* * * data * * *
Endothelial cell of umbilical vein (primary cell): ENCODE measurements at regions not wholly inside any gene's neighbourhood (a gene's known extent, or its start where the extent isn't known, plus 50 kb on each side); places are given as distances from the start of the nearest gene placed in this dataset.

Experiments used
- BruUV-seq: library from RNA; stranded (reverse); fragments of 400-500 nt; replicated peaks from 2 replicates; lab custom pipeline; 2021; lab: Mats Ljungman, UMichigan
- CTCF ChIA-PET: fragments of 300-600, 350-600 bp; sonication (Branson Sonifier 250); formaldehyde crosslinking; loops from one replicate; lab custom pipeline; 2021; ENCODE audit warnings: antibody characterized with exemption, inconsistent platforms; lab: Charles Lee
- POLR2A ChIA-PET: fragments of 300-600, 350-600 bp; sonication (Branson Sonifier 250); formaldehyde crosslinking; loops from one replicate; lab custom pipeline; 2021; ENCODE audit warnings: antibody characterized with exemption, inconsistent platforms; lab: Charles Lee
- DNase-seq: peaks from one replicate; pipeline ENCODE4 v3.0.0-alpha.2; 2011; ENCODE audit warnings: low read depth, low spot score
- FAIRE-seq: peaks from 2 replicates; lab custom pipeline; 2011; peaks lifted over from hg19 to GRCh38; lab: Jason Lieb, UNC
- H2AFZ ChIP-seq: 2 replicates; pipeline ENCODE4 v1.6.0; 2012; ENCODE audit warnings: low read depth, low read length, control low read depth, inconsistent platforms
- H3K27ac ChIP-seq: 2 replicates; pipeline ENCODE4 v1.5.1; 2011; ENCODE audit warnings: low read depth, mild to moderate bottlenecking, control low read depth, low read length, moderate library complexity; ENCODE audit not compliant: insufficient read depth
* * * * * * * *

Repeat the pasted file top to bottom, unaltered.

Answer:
Endothelial cell of umbilical vein (primary cell): ENCODE measurements at regions not wholly inside any gene's neighbourhood (a gene's known extent, or its start where the extent isn't known, plus 50 kb on each side); places are given as distances from the start of the nearest gene placed in this dataset.

Experiments used
- BruUV-seq: library from RNA; stranded (reverse); fragments of 400-500 nt; replicated peaks from 2 replicates; lab custom pipeline; 2021; lab: Mats Ljungman, UMichigan
- CTCF ChIA-PET: fragments of 300-600, 350-600 bp; sonication (Branson Sonifier 250); formaldehyde crosslinking; loops from one replicate; lab custom pipeline; 2021; ENCODE audit warnings: antibody characterized with exemption, inconsistent platforms; lab: Charles Lee
- POLR2A ChIA-PET: fragments of 300-600, 350-600 bp; sonication (Branson Sonifier 250); formaldehyde crosslinking; loops from one replicate; lab custom pipeline; 2021; ENCODE audit warnings: antibody characterized with exemption, inconsistent platforms; lab: Charles Lee
- DNase-seq: peaks from one replicate; pipeline ENCODE4 v3.0.0-alpha.2; 2011; ENCODE audit warnings: low read depth, low spot score
- FAIRE-seq: peaks from 2 replicates; lab custom pipeline; 2011; peaks lifted over from hg19 to GRCh38; lab: Jason Lieb, UNC
- H2AFZ ChIP-seq: 2 replicates; pipeline ENCODE4 v1.6.0; 2012; ENCODE audit warnings: low read depth, low read length, control low read depth, inconsistent platforms
- H3K27ac ChIP-seq: 2 replicates; pipeline ENCODE4 v1.5.1; 2011; ENCODE audit warnings: low read depth, mild to moderate bottlenecking, control low read depth, low read length, moderate library complexity; ENCODE audit not compliant: insufficient read depth